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thodoxical manner. What a withering look she would cast upon the presumptuous supplicant! And yet, is it his fault? Must he burn everlastingly and not marry? Pooh! it is all nonsense, mere squeamishness, anti-nuptial mannerism! An offer is an offer, howsoever made; and if it be really a good one, why should it be rejected because it comes a little out of the common course? For my part I maintain, a proposal, like a challenge, to be always a serious and per se bona fide thing, let it be made or sent in any way soever, provided it have been post paid, if by letter; if vivâ voce, provided a witness or short-hand writer have been present; only two days in the year being dies non—St. Valentine's, in the first case of serving the process; April-fool's-day in the second. And like a challenge, I think one hour cannot be honourably wasted in replying to it. On or off should be the word; and for her own sake the lady should remember that

'Tis best to be off with the old love,

Before you're on with the new. Whether it be old or new, it is my intention never to undergo the bondage of a courtship two days long. I should hate the witch who could allow me to burn away such a length of time unpitied, but love the little saint or vestal who would trim the holy lamp or blaze, and herself adore and moderate the fames she kindled.—There have been times when a natural intelligence supplied the place of formal words and letters ; when a man had not to wade through periods and paragraphs, to extract a simple assent-paper and parchment were not always the materials of which Cupid formed his arrows and his wings; nor were vowels and consonants always employed as small shot by him. We have read of a Haidée who could neither spell nor write, nor understand the language her lover spoke: and yet he declared his passion and she understood it; and in the sight of heaven, it was a contract, though a British jury might not have assessed damages for a breach of promise. But with us matter-of-fact people, it is the tongue or hand that take all the diplomacy of the heart upon them; and miserable envoys they prove. We hear of nothing but prolonged treaties, crooked policy, and base infractions, through their ministry. But, n'importe, there must still be some unmachiavelized daughters of Eve, who will dispense with the formalities of a regular congress of parents, aunts, and brothers. If not, God help me! I must die a bachelor: for I swear, a single rebuff or demur would give me a surfeit for ever--for as I never mean to run such a hazard without ample encouragement having been given me, a refusal would imply treachery and guile.

How can any but an absolute slave in heart persist in teazing a lady to compliance who has once said him nay? Does the fool imagine she can be better inclined towards him for persevering? Impossible! If she have him after one denial, the coquette! depend upon it, it is either through spite or self-interest, or because no one else will have her. It is all very plausible to say, she but refused, to try him: if she refused at all, she could have had no penchant towards him, and in honesty should have told him so--but to try him! paltry jockeyism! that is the way of dealing for a horse, not a husband. How would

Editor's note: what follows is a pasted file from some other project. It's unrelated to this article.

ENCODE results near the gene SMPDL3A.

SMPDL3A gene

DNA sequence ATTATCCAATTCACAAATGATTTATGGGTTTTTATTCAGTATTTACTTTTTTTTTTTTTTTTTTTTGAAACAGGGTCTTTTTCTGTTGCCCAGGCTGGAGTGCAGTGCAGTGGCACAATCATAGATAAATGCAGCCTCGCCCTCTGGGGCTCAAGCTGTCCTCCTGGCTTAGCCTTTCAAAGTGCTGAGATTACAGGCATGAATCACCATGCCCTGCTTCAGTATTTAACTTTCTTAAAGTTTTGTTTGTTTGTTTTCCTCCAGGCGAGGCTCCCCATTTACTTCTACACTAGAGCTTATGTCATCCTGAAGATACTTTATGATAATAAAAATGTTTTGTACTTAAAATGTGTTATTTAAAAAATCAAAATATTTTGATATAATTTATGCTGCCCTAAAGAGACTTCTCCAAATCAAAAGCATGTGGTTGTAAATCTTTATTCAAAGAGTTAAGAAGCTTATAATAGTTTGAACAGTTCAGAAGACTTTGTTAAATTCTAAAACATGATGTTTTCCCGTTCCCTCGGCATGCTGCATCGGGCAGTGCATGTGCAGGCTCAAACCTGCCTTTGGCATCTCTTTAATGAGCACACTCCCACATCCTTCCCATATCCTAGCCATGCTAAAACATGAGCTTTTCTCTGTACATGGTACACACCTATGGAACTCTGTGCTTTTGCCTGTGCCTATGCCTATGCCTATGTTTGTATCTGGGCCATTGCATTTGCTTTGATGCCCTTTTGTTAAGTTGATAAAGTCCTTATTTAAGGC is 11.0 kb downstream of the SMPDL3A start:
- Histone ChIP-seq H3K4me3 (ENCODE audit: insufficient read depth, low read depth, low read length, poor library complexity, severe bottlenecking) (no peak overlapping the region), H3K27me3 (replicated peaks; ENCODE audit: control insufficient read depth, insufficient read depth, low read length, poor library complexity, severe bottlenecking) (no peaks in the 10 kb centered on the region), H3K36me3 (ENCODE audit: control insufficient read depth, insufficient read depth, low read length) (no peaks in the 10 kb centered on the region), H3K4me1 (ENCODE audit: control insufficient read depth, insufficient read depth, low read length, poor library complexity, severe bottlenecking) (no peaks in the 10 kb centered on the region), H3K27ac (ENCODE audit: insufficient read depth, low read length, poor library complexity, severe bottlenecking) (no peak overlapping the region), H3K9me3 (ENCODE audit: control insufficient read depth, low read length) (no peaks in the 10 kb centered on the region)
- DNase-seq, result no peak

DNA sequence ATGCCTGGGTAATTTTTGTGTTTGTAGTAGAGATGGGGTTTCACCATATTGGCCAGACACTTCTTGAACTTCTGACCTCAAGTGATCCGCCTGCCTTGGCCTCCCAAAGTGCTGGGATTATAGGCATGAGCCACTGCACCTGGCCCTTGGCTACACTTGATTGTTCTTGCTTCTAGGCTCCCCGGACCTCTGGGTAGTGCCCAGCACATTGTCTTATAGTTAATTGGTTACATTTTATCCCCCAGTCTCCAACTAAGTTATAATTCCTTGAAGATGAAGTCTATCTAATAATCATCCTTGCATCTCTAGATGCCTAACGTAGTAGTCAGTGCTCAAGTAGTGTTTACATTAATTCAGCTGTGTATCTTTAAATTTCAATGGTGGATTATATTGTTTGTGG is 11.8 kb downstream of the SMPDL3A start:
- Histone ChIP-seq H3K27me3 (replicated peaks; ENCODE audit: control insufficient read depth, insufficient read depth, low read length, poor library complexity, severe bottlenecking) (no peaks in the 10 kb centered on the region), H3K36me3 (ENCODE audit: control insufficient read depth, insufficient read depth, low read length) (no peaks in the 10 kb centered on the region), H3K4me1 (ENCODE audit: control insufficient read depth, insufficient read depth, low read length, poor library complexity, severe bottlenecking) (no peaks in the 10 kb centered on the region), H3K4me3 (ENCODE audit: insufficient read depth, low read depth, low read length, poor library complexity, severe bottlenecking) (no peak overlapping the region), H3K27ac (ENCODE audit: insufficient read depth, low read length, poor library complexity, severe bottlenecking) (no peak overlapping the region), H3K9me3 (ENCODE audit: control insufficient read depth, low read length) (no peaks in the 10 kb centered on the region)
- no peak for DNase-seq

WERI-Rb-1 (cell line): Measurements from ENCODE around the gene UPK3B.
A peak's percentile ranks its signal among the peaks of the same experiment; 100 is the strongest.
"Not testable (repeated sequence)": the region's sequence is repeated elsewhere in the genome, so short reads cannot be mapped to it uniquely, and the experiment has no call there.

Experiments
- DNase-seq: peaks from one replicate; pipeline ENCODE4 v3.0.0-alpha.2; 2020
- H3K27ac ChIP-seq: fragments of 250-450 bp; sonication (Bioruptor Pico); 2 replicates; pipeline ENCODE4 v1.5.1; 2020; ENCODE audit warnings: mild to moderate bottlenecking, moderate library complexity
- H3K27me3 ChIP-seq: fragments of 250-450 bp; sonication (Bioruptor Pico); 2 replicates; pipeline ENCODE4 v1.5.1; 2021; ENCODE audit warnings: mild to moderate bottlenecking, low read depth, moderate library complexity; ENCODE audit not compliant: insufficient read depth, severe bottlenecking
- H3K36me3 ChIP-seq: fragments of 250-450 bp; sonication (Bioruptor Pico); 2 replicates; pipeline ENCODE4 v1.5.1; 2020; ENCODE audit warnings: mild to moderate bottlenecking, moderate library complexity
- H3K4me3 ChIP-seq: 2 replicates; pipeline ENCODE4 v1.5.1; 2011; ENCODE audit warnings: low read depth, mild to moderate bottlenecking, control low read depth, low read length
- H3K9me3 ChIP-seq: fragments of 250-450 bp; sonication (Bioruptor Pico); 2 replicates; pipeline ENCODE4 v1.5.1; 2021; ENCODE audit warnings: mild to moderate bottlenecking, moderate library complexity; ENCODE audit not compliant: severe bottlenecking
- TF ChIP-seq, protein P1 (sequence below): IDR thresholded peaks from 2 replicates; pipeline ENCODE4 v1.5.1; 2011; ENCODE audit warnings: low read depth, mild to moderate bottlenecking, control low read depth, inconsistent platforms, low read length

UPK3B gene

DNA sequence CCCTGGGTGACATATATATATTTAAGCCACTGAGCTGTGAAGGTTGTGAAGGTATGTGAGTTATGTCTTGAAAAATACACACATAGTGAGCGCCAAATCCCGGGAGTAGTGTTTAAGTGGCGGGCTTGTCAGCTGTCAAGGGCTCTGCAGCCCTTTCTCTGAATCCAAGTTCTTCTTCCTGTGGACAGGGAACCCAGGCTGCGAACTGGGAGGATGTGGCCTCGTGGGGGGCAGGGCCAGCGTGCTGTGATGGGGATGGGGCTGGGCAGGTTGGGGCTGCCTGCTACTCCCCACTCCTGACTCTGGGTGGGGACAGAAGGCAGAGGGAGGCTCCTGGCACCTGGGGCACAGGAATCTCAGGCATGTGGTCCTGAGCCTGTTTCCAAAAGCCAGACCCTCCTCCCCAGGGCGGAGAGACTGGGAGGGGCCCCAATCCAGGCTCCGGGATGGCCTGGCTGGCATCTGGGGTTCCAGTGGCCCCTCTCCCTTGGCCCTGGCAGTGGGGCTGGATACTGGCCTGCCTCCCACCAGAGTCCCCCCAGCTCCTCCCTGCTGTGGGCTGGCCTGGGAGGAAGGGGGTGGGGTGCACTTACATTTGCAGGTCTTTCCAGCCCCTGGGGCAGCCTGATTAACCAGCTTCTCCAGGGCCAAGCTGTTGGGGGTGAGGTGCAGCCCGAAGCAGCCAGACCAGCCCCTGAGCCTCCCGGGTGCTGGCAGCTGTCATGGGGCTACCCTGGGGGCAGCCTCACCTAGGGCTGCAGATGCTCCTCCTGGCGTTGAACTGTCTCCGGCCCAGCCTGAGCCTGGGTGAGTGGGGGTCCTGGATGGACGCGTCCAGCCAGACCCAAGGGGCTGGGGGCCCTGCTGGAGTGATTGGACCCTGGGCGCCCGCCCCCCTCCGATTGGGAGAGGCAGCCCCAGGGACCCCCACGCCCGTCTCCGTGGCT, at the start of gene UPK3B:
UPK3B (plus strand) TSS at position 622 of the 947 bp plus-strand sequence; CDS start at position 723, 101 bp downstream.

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she like to be tried herself? It is that very trial that I ohject to; for of all trials in life, it is the most trying, to be kept dangling in suspense at a lady's apron-string, merely because she cannot make up her mind to snatch you out of the fire. It is cruel torture to you, though sport to her. Instead of trial, it is prolonged execution; and I am quite convinced that such trifling destroys as many good; heaven-formed marriages, as any other antimatrimonial cause whatever. Many a female has led apes in hell, for sporting with a lover's feelings in this way-Aye! just for trying him a little too long: in the mean time some kinder creature lets him off for half the torment; and who can blame him for choosing the least of two evils ? upon my word, not I. Hence we may explain in some measure the scorn, which the world pays to old maids.-Some of your over-liberal gentry have questioned the justice of visiting with contempt a race of beings, whom all concur in thinking sufficiently unhappy. Why then, it has been argued, add insult to misfortune? This is, indeed, putting the case very strongly; but besides the obvious fallacy of begging the question, it is by no means clear, that insult is the proper term for a requital of scornful behaviour. I make out my proposition this way: I assume that the whole sex is so lovely that none of them escape having at least one offer made to them. Now all systematists, to arrive at a general deduction, are allowed to calculate by average, and thus to balance one little anomaly by another; adjusting this theoretic scale to the quantity sought-always keeping it in mind, that every lady is a most unexceptionable partner at the time she is first proposed forthe number of unexceptionables will be equal to the number of unmarried ladies under a certain age in any country. Quis negat? Now, the number of proposers must be contained in the gross number of unwedded gentlemen of all ages in the same country: this is evidently a greater number than the former; the question is, in what proportion greater.-By the best tables of population, the males are born in the proportion of four to three females: suppose one half of the males married men; the remaining half, the bachelors, will be exactly double the number of unmarried females; including old maids, and widows, who have small chance left, even though the prizes in this lottery are so numerous. The more marriages there are, the greater will be the ratio, which the single men bear to the marriageable females: this is the inevitable result of births, and infers the necessity of wars and shipwrecks, to lop off the redundant bachelors. Now putting aside the number of confirmed old celebitaries, woman-haters, fortune-hunters, half-pay officers, snuff-takers, and gaiter-wearers, whom no woman can be blamed for refusing, I think we may assume, that the number of agreeable and acceptable proposers is at least equivalent to that of the unexceptionables of the other sex.